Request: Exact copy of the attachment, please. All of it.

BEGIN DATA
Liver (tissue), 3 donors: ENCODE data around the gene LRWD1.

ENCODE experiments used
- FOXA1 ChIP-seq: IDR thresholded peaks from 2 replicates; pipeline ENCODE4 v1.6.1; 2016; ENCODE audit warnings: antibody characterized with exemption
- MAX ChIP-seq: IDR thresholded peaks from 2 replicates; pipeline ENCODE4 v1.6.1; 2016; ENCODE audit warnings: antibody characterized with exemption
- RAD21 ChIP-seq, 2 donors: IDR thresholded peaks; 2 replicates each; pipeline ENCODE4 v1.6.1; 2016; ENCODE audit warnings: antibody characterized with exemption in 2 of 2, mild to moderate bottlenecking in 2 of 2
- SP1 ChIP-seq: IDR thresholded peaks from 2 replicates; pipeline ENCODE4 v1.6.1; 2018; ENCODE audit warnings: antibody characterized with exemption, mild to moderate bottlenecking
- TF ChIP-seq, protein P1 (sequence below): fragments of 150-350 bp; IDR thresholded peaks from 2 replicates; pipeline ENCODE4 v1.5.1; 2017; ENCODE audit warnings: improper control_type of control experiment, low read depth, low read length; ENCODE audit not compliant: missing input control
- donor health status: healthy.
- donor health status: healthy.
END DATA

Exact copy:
Liver (tissue), 3 donors: ENCODE data around the gene LRWD1.

ENCODE experiments used
- FOXA1 ChIP-seq: IDR thresholded peaks from 2 replicates; pipeline ENCODE4 v1.6.1; 2016; ENCODE audit warnings: antibody characterized with exemption
- MAX ChIP-seq: IDR thresholded peaks from 2 replicates; pipeline ENCODE4 v1.6.1; 2016; ENCODE audit warnings: antibody characterized with exemption
- RAD21 ChIP-seq, 2 donors: IDR thresholded peaks; 2 replicates each; pipeline ENCODE4 v1.6.1; 2016; ENCODE audit warnings: antibody characterized with exemption in 2 of 2, mild to moderate bottlenecking in 2 of 2
- SP1 ChIP-seq: IDR thresholded peaks from 2 replicates; pipeline ENCODE4 v1.6.1; 2018; ENCODE audit warnings: antibody characterized with exemption, mild to moderate bottlenecking
- TF ChIP-seq, protein P1 (sequence below): fragments of 150-350 bp; IDR thresholded peaks from 2 replicates; pipeline ENCODE4 v1.5.1; 2017; ENCODE audit warnings: improper control_type of control experiment, low read depth, low read length; ENCODE audit not compliant: missing input control
- donor health status: healthy.
- donor health status: healthy.